Greer, James. “The Home Owner’s Loan Corporation and the Development of the Residential Security Maps.” Journal of Urban History 39, no. 2 (March 2013): 275–296.

Five Minutes that Changed Connecticut: Simon Bernstein and the 1965 Connecticut Education Amendment

Posted on

This essay was developed in the Cities Suburbs & Schools seminar in Fall 2013 and published in Jan 2014 by See other Trinity student essays.

Hartford classroom, 1957
Hartford classroom, 1957 – Hartford Times Collection, Hartford History Center, Hartford Public Library and Connecticut History Online

Hartford lawyer and Democratic delegate Simon Bernstein stuck out from his political peers at the 1965 Connecticut Constitutional Convention. While the Democratic and Republican chairmen of the time were entrenched in a debate over the state’s unequal political representation system, Bernstein dared to dream a little bigger. As a member of the Bloomfield Board of Education, Bernstein recognized that Connecticut was the only state that did not guarantee its citizens a constitutional right to an education. Bernstein thus decided to draft a new amendment to address this problem. After days of being ignored by his Democratic Party superiors and, finally, threatening to confront the media about his concerns, Bernstein’s request was met. Delegates at the 1965 Connecticut Constitutional Convention passed Bernstein’s amendment which guarantees free public education to every child. This set the stage for a series of prominent educational lawsuits, including Horton v. Meskill (1970), Sheff v. O’Neill (1989), and Connecticut Coalition for Justice in Education Funding (CCJEF) v. Rell (2005).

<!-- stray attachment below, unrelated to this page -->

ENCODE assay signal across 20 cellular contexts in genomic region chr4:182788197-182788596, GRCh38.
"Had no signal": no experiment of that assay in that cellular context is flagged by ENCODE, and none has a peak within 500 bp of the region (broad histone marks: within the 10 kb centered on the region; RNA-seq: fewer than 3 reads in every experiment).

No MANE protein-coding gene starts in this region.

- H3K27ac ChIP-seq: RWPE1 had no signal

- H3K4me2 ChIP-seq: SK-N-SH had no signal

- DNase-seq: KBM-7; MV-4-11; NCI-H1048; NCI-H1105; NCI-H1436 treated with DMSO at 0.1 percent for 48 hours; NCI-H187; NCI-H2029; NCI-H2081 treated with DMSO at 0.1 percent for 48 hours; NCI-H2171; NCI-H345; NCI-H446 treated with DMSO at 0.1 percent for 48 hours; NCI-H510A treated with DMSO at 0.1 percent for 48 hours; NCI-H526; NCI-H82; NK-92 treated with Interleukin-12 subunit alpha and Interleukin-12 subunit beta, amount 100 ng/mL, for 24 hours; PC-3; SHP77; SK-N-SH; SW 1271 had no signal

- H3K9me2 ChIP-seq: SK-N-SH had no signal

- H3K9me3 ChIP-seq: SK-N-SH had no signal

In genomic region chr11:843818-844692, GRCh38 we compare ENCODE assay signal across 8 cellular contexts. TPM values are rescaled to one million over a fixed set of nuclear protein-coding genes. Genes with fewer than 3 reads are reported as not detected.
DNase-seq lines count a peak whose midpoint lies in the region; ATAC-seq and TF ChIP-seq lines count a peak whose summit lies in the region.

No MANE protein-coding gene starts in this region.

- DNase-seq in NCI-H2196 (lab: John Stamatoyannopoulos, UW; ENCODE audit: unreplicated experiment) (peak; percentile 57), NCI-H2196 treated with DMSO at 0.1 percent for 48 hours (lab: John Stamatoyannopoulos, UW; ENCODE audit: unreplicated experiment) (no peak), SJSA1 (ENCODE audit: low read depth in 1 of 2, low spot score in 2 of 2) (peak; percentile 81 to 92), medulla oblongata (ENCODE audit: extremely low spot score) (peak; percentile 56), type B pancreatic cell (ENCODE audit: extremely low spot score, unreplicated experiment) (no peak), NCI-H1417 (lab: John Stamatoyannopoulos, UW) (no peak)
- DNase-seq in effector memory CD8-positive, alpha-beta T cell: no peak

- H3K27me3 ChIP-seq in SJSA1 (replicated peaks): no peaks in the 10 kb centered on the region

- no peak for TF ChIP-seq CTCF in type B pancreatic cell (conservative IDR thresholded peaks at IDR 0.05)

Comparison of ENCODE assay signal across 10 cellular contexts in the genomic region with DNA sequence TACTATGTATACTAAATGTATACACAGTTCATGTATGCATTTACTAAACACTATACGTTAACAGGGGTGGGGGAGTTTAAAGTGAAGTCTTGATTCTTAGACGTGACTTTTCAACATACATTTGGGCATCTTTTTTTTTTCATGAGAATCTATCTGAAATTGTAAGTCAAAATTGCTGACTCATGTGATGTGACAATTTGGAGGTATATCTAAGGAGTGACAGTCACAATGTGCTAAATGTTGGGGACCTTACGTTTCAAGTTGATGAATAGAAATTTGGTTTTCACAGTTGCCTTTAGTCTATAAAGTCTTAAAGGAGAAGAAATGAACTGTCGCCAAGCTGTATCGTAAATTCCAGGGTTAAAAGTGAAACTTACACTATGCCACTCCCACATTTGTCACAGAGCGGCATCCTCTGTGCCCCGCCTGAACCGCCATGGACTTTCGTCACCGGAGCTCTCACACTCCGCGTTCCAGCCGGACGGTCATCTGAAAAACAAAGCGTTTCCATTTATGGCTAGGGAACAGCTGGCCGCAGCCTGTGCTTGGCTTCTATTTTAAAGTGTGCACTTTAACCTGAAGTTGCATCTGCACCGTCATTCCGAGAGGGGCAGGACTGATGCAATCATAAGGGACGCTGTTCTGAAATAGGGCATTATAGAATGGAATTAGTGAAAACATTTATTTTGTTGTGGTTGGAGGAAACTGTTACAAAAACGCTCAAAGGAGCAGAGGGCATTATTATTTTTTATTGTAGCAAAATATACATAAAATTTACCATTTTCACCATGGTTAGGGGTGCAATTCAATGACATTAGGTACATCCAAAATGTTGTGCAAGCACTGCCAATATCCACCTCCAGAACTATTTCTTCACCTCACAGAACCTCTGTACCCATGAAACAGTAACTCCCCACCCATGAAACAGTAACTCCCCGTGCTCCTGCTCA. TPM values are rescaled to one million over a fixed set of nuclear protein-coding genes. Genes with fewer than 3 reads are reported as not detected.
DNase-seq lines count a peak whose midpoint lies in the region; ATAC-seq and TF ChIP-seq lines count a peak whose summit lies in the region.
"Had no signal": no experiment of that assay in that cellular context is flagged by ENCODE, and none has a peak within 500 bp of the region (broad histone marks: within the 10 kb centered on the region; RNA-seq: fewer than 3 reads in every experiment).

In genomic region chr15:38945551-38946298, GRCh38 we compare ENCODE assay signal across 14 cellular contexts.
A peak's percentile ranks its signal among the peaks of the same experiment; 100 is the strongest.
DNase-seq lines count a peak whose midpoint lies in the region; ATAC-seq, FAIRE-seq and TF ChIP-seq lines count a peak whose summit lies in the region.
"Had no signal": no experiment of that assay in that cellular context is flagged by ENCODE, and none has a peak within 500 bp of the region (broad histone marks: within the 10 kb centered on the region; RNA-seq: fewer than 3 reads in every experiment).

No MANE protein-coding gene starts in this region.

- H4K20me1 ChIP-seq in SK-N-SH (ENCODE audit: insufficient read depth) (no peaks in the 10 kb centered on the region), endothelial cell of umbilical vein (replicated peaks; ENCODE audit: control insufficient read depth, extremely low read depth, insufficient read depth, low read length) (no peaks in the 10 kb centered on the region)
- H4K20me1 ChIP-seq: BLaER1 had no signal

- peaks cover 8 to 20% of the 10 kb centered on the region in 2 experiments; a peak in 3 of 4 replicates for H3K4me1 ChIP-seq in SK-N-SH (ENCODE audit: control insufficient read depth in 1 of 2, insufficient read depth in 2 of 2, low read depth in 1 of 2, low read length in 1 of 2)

The Man Behind the Amendment
Bernstein was born on January 17, 1913, in Hartford, Connecticut. After graduating from Trinity College and Harvard Law School, he began his political career in Hartford as a lawyer and Democratic alderman. During his time in Hartford, Bernstein served on the city’s Finance Committee and also actively participated in the 1940′s Zionist movement, a political effort that sought to encourage local lawmakers to support Israel’s fight for its own state. In 1950, Bernstein moved to Bloomfield and was elected to the Bloomfield Board of Education.

Simon Bernstein’s 2011 interview with the Cities Suburbs and Schools Project

In all of his political efforts, Bernstein proved he was not afraid to confront difficult issues that others were hesitant to address. For example, in 1947, Bernstein took on a legal case involving a racially restrictive covenant, a term used to describe real estate agreements that prohibit people of a specific race from occupying a property. This covenant, in particular, limited a property sale in the West Hartford area to “non-Semitic persons of the Caucasian race.” The Hartford Courantpublished an article about Bernstein on March 28, 1947, which wrote that Bernstein felt the covenant’s racially specific language was “against public policy.” Bernstein eventually managed to get this phrasing erased from the original property agreement, making him the first person in Connecticut to successfully address a legal case of this kind.